This chapter describes how to load spatial data into a database, including storing the data in a table with a column of type SDO_GEOMETRY. After you have loaded spatial data, you can create a spatial index for it and perform queries on it, as described in Chapter 5.
The process of loading data can be classified into two categories:
Bulk loading of data (see Section 4.1)
This process is used to load large volumes of data into the database and uses the SQL*Loader utility to load the data.
Transactional insert operations (see Section 4.2)
This process is typically used to insert relatively small amounts of data into the database using the INSERT statement in SQL.
Recommendations for loading and validating spatial data are described in Section 4.3.
Bulk loading can import large amounts of data into an Oracle database. Bulk loading is accomplished with the SQL*Loader utility. (For information about SQL*Loader, see Oracle Database Utilities.)
Example 4-1 is the SQL*Loader control file for loading four geometries. When this control file is used with SQL*Loader, it loads the same cola market geometries that are inserted using SQL statements in Example 2-1 in Section 2.1.
LOAD DATA INFILE * TRUNCATE CONTINUEIF NEXT(1:1) = '#' INTO TABLE COLA_MARKETS FIELDS TERMINATED BY '|' TRAILING NULLCOLS ( mkt_id INTEGER EXTERNAL, name CHAR, shape COLUMN OBJECT ( SDO_GTYPE INTEGER EXTERNAL, SDO_ELEM_INFO VARRAY TERMINATED BY '|/' (elements FLOAT EXTERNAL), SDO_ORDINATES VARRAY TERMINATED BY '|/' (ordinates FLOAT EXTERNAL) ) ) begindata 1|cola_a| #2003|1|1003|3|/ #1|1|5|7|/ 2|cola_b| #2003|1|1003|1|/ #5|1|8|1|8|6|5|7|5|1|/ 3|cola_c| #2003|1|1003|1|/ #3|3|6|3|6|5|4|5|3|3|/ 4|cola_d| #2003|1|1003|4|/ #8|7|10|9|8|11|/
Notes on Example 4-1:
EXTERNAL keyword in the definition
mkt_id INTEGER EXTERNAL means that each value to be inserted into the MKT_ID column (1, 2, 3, and 4 in this example) is an integer in human-readable form, not binary format.
In the data after
begindata, each MKT_ID value is preceded by one space, because the
CONTINUEIF NEXT(1:1) = '#' specification causes the first position of each data line to be ignored unless it is the number sign (#) continuation character.
Example 4-2 assumes that a table named POLY_4PT was created as follows:
CREATE TABLE POLY_4PT (GID VARCHAR2(32), GEOMETRY SDO_GEOMETRY);
Assume that the ASCII data consists of a file with delimited columns and separate rows fixed by the limits of the table with the following format:
geometry rows: GID, GEOMETRY
The coordinates in the GEOMETRY column represent polygons. Example 4-2 shows the control file for loading the data.
LOAD DATA INFILE * TRUNCATE CONTINUEIF NEXT(1:1) = '#' INTO TABLE POLY_4PT FIELDS TERMINATED BY '|' TRAILING NULLCOLS ( GID INTEGER EXTERNAL, GEOMETRY COLUMN OBJECT ( SDO_GTYPE INTEGER EXTERNAL, SDO_ELEM_INFO VARRAY TERMINATED BY '|/' (elements FLOAT EXTERNAL), SDO_ORDINATES VARRAY TERMINATED BY '|/' (ordinates FLOAT EXTERNAL) ) ) begindata 1|2003|1|1003|1|/ #-122.4215|37.7862|-122.422|37.7869|-122.421|37.789|-122.42|37.7866| #-122.4215|37.7862|/ 2|2003|1|1003|1|/ #-122.4019|37.8052|-122.4027|37.8055|-122.4031|37.806|-122.4012|37.8052| #-122.4019|37.8052|/ 3|2003|1|1003|1|/ #-122.426|37.803|-122.4242|37.8053|-122.42355|37.8044|-122.4235|37.8025| #-122.426|37.803|/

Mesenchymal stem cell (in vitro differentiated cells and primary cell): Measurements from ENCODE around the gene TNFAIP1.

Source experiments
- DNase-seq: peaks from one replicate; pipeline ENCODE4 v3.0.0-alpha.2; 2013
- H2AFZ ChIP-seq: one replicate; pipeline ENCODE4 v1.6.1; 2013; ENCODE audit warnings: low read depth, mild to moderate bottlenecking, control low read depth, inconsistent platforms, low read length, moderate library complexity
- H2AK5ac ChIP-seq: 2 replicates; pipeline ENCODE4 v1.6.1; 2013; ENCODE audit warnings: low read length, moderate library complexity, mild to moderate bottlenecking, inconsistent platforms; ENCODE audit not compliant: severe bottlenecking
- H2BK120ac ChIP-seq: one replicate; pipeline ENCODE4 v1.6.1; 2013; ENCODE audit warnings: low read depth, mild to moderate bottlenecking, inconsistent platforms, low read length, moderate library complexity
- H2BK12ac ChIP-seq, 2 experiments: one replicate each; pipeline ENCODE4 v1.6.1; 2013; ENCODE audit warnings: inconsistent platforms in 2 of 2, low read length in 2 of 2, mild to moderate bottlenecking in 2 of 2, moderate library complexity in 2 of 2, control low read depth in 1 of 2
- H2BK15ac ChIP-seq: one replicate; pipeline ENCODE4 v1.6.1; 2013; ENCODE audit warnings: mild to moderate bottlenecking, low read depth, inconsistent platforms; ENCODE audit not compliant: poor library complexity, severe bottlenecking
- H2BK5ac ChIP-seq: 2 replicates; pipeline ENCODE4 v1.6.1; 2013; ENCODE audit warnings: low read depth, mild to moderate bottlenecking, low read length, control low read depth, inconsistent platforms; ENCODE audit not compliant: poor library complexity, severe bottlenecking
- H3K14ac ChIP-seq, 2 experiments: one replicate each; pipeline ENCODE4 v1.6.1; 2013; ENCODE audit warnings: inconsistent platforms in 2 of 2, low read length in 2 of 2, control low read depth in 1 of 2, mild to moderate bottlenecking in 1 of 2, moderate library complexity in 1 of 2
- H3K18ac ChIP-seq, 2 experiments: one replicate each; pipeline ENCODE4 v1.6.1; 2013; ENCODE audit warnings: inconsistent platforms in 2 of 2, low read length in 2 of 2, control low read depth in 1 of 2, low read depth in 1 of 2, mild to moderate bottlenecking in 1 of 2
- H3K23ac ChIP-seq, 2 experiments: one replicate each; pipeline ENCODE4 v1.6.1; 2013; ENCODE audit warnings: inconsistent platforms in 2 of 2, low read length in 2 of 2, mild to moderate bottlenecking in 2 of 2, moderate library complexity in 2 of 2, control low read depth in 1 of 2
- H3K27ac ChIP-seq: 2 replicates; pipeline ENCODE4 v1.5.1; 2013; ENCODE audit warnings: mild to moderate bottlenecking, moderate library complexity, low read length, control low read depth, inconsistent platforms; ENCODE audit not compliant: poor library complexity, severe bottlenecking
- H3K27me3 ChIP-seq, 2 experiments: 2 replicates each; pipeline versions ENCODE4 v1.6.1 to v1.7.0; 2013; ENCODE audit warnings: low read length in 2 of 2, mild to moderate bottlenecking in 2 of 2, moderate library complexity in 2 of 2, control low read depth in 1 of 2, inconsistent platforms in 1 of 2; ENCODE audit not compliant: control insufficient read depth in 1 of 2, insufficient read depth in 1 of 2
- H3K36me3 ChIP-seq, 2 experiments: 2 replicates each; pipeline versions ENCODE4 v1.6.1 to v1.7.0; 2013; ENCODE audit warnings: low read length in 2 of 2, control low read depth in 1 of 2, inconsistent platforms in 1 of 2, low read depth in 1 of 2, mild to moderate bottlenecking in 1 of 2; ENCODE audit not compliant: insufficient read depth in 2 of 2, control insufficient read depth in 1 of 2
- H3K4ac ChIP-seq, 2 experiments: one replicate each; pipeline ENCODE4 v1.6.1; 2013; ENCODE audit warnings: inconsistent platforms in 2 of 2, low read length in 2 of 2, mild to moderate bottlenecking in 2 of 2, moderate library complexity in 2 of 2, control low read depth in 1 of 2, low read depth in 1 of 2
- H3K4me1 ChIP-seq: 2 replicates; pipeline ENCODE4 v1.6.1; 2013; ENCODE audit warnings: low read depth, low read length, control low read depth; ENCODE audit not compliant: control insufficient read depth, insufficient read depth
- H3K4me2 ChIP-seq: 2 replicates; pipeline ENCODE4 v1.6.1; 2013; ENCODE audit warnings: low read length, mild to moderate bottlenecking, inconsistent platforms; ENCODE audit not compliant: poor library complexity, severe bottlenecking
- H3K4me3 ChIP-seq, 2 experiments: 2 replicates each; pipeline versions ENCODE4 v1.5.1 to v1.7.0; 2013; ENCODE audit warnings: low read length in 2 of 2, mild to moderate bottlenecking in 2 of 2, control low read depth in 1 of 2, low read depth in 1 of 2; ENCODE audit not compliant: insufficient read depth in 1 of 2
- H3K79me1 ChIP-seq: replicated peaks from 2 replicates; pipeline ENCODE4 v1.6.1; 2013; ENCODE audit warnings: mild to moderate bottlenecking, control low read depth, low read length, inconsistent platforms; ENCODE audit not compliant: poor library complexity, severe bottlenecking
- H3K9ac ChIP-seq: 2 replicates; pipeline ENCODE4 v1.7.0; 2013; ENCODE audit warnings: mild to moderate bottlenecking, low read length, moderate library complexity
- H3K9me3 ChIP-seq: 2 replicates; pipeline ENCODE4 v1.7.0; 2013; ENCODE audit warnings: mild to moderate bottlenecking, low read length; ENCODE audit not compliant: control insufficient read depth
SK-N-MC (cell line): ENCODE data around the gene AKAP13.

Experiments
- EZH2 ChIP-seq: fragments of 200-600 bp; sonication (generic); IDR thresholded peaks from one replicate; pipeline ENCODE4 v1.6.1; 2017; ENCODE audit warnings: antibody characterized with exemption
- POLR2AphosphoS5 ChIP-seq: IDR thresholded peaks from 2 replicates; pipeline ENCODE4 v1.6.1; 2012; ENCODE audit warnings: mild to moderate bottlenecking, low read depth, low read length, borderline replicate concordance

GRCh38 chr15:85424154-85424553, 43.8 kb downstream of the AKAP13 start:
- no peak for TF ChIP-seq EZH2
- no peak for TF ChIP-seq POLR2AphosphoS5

Example 4-3 shows a control file for loading a table with point data.
LOAD DATA INFILE * TRUNCATE CONTINUEIF NEXT(1:1) = '#' INTO TABLE POINT FIELDS TERMINATED BY '|' TRAILING NULLCOLS ( GID INTEGER EXTERNAL, GEOMETRY COLUMN OBJECT ( SDO_GTYPE INTEGER EXTERNAL, SDO_POINT COLUMN OBJECT (X FLOAT EXTERNAL, Y FLOAT EXTERNAL) ) ) BEGINDATA 1| 2001| -122.4215| 37.7862| 2| 2001| -122.4019| 37.8052| 3| 2001| -122.426| 37.803| 4| 2001| -122.4171| 37.8034| 5| 2001| -122.416151| 37.8027228|
Oracle Spatial uses standard Oracle tables that can be accessed or loaded with standard SQL syntax. This section contains examples of transactional insertions into columns of type SDO_GEOMETRY. This process is typically used to add relatively small amounts of data into the database.
The INSERT statement in Oracle SQL has a limit of 999 arguments. Therefore, you cannot create a variable-length array of more than 999 elements using the SDO_GEOMETRY constructor inside a transactional INSERT statement; however, you can insert a geometry using a host variable, and the host variable can be built using the SDO_GEOMETRY constructor with more than 999 values in the SDO_ORDINATE_ARRAY specification. (The host variable is an OCI, PL/SQL, or Java program variable.)
To perform transactional insertions of geometries, you can create a procedure to insert a geometry, and then invoke that procedure on each geometry to be inserted. Example 4-4 creates a procedure to perform the insert operation.
CREATE OR REPLACE PROCEDURE INSERT_GEOM(GEOM SDO_GEOMETRY) IS BEGIN INSERT INTO TEST_1 VALUES (GEOM); COMMIT; END; /
Using the procedure created in Example 4-4, you can insert data by using a PL/SQL block, such as the one in Example 4-5, which loads a geometry into the variable named
geom and then invokes the INSERT_GEOM procedure to insert that geometry.
DECLARE geom SDO_geometry := SDO_geometry (2003, null, null, SDO_elem_info_array (1,1003,3), SDO_ordinate_array (-109,37,-102,40)); BEGIN INSERT_GEOM(geom); COMMIT; END; /
For additional examples with various geometry types, see the following:
The recommended procedure for loading and validating spatial data is as follows:
For any geometries with the wrong orientation or an invalid ETYPE or GTYPE value, use SDO_MIGRATE.TO_CURRENT on these invalid geometries to fix them.
For any geometries that are invalid for other reasons, use SDO_UTIL.RECTIFY_GEOMETRY to fix these geometries.
For detailed information about using any of these subprograms, see the usage notes in its reference information section.